Peter Haas and Silvia Holzinger, Il Mare Film
In 2005, we started to work on a documentary film on computer pioniers and “grandfather nerds”. Very soon, we met M.I.T. legend and charismatic story teller Joseph Weizenbaum who became the main character of our feature-length documentary “WEIZENBAUM. REBEL AT WORK.” Without funding, without any support of a production company, we yet started shooting in October 2005. During the project, we were confronted with – what we called the twelve road blocks – but ultimately the film was shown on TV, at the transmediale.07 in Berlin, in cinemas and universities on a tour through entire Germany. We want to reveal all the obstacles, pitfalls and setbacks. In the middle of a paradigm shift from traditional film towards digital film, our film had a very tough time to get finished and an even harder time to get presented. Ultimately, we were able to work around the road blocks which in return shaped the aesthetics and language of the film; we used the internet as a complementary resource and we contributed a lot of content and turned our film website into a project site attracting an interested and highly supportive community. During a period of 2 years we developed – what we coined SLOW-BUDGET FILM. For us, the unintendend business model of independence worked out: to market our DVD via website to a growing community which helped us to activate multipliers, get publicity and identify digital cinema locations. → www.ilmarefilm.org / English → www.ilmarefilm.org / German
Marcin Ramocki & Justin Strawhand
A combination “rockumentary,” art exposé, and culture-critical investigation, 8 BIT ties together the 1980s demo scene, chip-tune music, and artists using “machinima” and modified computer games. Produced in New York City, Los Angeles, Paris, and Tokyo, the documentary brings a global perspective to the new artistic approaches of the DIY generation that grew up playing Atari, Commodore 64, and other video game consoles. With artists Cory Arcangel, BIT SHIFTER, Bodenstandig 2000, Bubblyfish, Mary Flanagan, Alex Galloway, Glomag, JODI, Paul Johnson, John Klima, Johan Kotlinski, Nullsleep, Joe McKay, Tom Moody, Akiko Sakaizumi, Eddo Stern, TEAMTENDO, Treewave, and Carlo Zanni; media critic Ed Halter; and new media curator/writer Christiane Paul. 90 min. www.8bitmovie.com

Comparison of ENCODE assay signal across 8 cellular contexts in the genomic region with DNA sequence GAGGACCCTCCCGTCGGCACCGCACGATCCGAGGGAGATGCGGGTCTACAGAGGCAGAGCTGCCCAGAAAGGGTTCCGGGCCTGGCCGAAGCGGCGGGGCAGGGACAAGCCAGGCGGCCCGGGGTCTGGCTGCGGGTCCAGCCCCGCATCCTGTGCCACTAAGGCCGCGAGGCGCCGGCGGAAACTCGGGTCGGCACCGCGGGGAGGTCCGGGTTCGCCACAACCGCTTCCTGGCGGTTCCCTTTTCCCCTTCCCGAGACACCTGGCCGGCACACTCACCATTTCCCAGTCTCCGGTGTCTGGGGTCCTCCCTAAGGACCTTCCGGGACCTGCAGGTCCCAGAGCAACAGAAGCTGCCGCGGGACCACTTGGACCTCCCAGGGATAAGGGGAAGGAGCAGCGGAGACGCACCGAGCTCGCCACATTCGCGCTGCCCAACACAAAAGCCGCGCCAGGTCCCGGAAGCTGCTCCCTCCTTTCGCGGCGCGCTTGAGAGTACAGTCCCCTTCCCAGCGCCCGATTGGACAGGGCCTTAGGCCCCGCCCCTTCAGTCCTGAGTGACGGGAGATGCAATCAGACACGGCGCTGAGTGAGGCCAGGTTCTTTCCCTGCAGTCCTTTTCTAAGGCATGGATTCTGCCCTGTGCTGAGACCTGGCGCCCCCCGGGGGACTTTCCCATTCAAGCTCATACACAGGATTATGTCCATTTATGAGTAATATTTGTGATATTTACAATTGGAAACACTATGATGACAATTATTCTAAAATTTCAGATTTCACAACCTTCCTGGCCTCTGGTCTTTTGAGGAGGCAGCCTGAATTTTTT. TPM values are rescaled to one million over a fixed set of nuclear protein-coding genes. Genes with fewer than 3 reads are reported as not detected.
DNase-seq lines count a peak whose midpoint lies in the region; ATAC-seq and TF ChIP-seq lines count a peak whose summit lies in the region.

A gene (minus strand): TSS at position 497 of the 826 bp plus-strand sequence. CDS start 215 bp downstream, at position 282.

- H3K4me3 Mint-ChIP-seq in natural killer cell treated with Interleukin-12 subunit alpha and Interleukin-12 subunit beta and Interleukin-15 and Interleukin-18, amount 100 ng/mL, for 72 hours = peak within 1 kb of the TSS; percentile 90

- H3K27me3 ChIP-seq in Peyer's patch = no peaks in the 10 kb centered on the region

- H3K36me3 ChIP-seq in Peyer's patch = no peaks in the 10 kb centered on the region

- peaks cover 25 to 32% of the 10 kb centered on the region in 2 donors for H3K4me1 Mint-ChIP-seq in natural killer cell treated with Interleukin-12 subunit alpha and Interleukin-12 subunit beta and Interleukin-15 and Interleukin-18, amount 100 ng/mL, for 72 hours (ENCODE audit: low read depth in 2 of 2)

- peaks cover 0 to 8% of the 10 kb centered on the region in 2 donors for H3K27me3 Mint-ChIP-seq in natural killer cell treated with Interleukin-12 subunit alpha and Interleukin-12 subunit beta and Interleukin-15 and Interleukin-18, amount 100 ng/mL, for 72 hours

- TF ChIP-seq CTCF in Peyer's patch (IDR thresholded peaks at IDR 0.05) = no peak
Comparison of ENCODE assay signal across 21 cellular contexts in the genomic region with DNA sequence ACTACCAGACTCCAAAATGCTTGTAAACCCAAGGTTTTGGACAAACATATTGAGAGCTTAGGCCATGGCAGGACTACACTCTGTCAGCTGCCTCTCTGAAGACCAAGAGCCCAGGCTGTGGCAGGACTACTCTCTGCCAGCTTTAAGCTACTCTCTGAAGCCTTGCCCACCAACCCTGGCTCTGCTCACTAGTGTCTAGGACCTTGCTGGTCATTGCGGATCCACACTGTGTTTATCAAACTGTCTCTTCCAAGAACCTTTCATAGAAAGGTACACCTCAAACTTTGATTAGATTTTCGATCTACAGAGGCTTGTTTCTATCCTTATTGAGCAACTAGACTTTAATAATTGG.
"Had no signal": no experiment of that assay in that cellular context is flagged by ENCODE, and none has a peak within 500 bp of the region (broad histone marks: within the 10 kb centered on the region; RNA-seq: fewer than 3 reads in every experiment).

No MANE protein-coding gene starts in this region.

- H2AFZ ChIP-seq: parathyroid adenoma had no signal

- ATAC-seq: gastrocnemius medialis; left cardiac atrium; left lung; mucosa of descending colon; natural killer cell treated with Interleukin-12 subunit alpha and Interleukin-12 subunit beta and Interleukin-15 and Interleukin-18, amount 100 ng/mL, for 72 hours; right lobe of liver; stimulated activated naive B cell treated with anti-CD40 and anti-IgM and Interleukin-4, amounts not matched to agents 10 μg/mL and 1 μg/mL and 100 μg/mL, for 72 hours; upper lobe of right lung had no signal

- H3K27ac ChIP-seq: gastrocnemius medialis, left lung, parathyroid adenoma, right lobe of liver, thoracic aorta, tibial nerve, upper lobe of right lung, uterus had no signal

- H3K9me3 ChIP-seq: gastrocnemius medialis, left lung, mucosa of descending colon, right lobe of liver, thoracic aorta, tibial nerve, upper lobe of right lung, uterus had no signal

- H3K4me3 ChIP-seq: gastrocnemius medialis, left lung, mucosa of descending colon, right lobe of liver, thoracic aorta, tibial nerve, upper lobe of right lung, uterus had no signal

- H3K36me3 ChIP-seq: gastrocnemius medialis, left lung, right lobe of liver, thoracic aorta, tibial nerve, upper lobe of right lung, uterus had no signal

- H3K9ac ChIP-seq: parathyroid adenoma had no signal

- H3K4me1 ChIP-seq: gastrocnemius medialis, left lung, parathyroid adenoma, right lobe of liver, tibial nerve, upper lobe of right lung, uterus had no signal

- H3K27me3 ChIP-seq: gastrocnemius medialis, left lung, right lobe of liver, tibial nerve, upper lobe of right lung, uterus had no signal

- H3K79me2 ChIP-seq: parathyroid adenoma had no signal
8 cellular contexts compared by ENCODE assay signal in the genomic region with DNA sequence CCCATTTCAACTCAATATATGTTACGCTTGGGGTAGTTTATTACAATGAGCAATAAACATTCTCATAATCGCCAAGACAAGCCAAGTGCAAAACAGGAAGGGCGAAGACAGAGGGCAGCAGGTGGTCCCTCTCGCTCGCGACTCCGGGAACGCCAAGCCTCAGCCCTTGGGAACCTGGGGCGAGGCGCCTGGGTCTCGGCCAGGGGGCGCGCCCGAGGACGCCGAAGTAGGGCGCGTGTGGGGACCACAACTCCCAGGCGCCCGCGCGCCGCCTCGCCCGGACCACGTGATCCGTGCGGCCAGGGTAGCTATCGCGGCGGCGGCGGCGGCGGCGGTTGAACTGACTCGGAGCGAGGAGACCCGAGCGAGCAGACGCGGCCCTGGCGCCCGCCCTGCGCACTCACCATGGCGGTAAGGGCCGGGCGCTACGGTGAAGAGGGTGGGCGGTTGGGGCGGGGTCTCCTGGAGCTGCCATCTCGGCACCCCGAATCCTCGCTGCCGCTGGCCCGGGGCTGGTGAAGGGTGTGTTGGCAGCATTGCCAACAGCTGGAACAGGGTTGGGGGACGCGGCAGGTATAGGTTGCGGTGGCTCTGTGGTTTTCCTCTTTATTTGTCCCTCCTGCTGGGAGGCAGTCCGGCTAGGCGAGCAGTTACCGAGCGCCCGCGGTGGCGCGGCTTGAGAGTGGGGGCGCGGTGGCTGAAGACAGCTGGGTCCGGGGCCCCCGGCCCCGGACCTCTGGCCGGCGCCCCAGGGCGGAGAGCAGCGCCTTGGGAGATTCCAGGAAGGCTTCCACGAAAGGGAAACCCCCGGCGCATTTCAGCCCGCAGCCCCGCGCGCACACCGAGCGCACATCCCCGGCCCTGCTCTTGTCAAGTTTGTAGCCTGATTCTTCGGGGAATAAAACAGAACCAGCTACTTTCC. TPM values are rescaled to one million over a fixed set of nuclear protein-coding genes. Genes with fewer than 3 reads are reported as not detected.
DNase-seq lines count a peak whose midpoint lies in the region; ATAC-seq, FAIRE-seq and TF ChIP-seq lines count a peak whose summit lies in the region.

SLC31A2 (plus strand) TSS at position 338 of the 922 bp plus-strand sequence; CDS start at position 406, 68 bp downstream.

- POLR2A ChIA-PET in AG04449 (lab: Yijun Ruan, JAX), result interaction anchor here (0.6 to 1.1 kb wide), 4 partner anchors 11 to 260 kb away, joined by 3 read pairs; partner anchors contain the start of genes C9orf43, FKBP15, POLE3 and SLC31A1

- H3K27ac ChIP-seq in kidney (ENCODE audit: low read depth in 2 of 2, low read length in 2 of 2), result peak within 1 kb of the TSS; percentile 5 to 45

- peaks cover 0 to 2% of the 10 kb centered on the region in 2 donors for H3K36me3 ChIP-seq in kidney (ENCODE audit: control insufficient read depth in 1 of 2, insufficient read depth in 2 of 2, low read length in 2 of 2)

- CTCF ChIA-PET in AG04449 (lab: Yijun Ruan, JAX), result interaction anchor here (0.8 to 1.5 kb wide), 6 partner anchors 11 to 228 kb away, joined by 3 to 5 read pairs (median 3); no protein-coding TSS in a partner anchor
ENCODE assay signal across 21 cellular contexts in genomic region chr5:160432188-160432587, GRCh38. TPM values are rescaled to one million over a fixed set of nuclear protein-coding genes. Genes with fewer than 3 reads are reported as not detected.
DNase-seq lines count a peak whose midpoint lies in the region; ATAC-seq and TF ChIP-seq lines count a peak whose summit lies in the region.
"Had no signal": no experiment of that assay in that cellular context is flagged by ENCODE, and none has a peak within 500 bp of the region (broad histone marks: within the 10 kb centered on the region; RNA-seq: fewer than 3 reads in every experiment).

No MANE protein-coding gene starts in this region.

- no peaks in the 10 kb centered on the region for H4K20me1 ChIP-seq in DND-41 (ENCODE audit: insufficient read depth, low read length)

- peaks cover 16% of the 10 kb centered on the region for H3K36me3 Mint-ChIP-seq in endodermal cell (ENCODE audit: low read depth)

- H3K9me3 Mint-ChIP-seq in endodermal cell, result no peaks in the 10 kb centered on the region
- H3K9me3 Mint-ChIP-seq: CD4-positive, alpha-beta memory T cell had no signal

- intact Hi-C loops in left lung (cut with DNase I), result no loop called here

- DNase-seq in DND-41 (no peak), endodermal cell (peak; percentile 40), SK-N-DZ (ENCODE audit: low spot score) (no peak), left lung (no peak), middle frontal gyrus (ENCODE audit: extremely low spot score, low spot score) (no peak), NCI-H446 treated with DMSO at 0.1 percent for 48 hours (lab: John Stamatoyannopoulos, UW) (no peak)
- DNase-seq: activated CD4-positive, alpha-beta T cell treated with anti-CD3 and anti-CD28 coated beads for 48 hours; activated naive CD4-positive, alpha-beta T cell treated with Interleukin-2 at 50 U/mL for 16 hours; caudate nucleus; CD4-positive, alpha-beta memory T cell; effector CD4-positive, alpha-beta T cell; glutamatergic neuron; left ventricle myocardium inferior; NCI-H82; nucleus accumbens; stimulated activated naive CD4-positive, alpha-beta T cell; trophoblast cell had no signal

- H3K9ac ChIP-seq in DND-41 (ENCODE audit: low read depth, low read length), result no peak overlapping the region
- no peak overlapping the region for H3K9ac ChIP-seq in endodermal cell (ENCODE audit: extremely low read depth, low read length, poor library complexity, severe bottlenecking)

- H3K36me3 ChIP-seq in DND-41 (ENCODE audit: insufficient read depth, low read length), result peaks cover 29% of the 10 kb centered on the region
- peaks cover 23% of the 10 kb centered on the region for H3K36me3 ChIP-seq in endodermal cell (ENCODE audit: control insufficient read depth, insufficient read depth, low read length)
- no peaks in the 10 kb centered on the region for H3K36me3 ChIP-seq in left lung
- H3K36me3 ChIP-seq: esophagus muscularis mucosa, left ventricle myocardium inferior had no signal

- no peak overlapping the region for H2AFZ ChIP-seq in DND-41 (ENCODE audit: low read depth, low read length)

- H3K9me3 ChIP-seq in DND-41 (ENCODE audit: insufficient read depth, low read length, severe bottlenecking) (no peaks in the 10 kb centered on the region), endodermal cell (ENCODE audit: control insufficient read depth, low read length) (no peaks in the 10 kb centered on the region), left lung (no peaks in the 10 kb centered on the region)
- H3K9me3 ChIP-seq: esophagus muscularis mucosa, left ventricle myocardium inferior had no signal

Régine Debatty, we-make-money-not-art
Today artists explore electronics, digital bits but also the so-called “emerging technologies” such as biotechnology or nanotechnology. To what ends? Why should it matter to us?
The lecture I would like to propose is an expose on certain crucial phenomena of contemporary new media art; particularly dealing with the “Do It Yourself” attitude toward digital technologies. It is a critical commentary and extension of my documentary project “8 BIT”. Using specific examples of work I used in the film as well as in my other curatorial/artistic undertakings I would like to discuss the new trends in digital art in the context of modernist discourse.
Johnny Golding, University of Greenwich
‘Beauty and the Beast' (God is a Lobster and other forbidden bodies): A 20 minute poetic, moving away from ‘temporality’ as capital ‘T’ Time and restaging it as a sinuous mathematics, one replete with colour, tone, volume, speed. As a ‘colour of time’, the piece moves onto a more peculiar ‘groundless ground’ – that is, the cartelogical fold of the instant, moment. A strange mapping, taking a journey into, around and through on-going mutations, morphs, nuances and shifts of war, assault, boredom, wandering. If Deleuze & Guattari begin to identify the repetition/movement of the curve as ‘difference’ or ‘code’ (meaning, truth), perhaps we could also say, in taking this move one step (or dimension) further, that Beauty and the Beast becomes the sine qua non for the mathematical sublime and aesthetic judgement. Or in a phrase: ‘the political’.
Nils Röller, HGKZ
Artist Dieter Roth argues that language is a machine. This machine determines ways of thinking and feeling. Dieter Roth activates the notion of Mumfords Megamachine. The Megamachine is a structure which engages individual human parts and dominates their performance in time and space. Mumfords Megamachines are set into motion in order to build something concrete. But it is impossible to find such concrete motives in order to explain the phenomenon of blogging. Geert Lovink holds the thesis, that bloggers a per se nihilistic. Is it possible to understand the phenomenon of blogging as a nihilistic megamachine? The talk discusses this question by analyzing different blogs.